Where good ideas come from

Last year I bought a book after listening to a segment from NPR that my dad had sent. In it they interviewed to different authors, Kevin Kelly and Steven Johnson, I ended up getting both books. To my dismay the Kevin Kelly book, What technology wants,  was in my opinion painting a technology deterministic world that ultimately was unrealistic and absurd. I stopped reading it and never finished it, which is something I almost never do (I would equate him with Clay Shirky in being overly optimistic about the role of technology).

The second author’s book was significantly better. It’s called Where Good Ideas Come From and it has some really great ways to generate new ideas and how he believes ideas are formed. Below is a short talk of his animated by RSA animation.

The short and simple is that I completely buy his approach to generating new ideas. In his book he discusses using a piece of software (DEVONthink) while doing almost all of his reading . I’ve tired to do this with a similar program in windows called Evernote, but it’s difficult to remember to do it. I feel I need to get better at it. I had a great idea for a blog two days ago, never wrote it down and totally forgot what it was. Helaas pinda kaas (Dutch for “too bad peanut butter”). In some way the book is a big ad for DEVONthink, but that’s not really the important part. The important thing is how these different ideas come together and lead to new and fully formed ideas. A tool like DEVONthink or Evernote (There’s also OneNote as part of MS office) allow you to increase your ability to find things and create new ideas.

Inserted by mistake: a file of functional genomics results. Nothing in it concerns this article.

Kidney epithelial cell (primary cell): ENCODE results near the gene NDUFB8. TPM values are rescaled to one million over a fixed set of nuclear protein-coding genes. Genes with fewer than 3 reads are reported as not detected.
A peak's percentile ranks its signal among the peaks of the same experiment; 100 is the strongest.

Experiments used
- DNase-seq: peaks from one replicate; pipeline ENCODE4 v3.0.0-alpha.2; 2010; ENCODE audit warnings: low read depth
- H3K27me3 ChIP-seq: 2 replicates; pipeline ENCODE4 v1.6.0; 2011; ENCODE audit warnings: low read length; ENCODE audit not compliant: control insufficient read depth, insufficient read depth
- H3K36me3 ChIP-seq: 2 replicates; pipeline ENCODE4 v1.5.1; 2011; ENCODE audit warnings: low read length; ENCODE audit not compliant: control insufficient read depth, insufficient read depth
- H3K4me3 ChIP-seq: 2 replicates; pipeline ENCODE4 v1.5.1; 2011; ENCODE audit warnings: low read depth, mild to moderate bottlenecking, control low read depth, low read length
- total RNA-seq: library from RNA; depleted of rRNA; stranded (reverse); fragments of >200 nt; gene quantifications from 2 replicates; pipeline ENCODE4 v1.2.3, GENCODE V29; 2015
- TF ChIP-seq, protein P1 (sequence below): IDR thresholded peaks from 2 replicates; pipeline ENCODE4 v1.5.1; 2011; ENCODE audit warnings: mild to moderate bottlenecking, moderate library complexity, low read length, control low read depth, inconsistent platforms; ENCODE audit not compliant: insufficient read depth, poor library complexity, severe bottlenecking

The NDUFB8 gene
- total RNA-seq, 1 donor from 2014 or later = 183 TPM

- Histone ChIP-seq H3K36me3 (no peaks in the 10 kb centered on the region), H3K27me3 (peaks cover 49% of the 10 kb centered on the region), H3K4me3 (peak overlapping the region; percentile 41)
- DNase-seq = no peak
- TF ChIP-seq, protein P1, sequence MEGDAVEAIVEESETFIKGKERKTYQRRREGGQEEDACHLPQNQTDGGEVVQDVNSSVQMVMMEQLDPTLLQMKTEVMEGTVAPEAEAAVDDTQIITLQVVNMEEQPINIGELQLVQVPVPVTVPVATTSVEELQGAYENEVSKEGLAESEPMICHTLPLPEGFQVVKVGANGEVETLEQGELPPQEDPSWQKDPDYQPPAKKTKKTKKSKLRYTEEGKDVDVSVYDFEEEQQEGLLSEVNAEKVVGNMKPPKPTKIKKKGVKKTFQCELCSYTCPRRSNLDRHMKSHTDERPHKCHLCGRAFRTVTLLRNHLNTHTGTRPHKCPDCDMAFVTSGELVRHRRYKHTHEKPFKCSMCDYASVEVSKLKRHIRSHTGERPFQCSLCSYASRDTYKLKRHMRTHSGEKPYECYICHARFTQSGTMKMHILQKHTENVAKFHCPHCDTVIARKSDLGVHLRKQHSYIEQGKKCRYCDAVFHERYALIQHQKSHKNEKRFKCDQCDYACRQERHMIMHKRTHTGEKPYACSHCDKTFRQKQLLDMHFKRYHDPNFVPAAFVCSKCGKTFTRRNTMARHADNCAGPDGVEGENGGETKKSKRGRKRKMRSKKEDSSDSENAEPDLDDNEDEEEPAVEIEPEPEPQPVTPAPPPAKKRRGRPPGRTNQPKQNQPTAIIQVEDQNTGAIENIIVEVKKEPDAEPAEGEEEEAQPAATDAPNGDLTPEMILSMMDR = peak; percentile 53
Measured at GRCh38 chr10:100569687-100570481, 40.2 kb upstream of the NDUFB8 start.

I effectively use websites like Reddit, Facebook, Twitter and the books I read in this fashion. Many of my blog posts come about from the different news stories I read to which I put my own spin on them and add additional commentary. Typically by combing ideas from multiple different sources. I love when my friends point me to new sources of information or stories I’d be interested in. One of my blogs, What is the value of a patent, was written because someone sent me the “When Patents attack” story by This American life. I was able to combine the ideas presented in that story with my knowledge of patents that I’ve learned at TU/e to write an interesting blog that’s more than either story.

Yes, my last two blogs have basically be book reviews. However, I figured that as a public service announcement to let people know how I come up with my topics. I think it’s important that other people try to create their own content and share what you know. If you don’t feel comfortable writing, shoot me an idea and let’s see what we can make of it.

One thought on “Where good ideas come from

  1. Pingback: Innovation, Kickstarter, Etsy, and First World Problems | Science, Technology, + Culture

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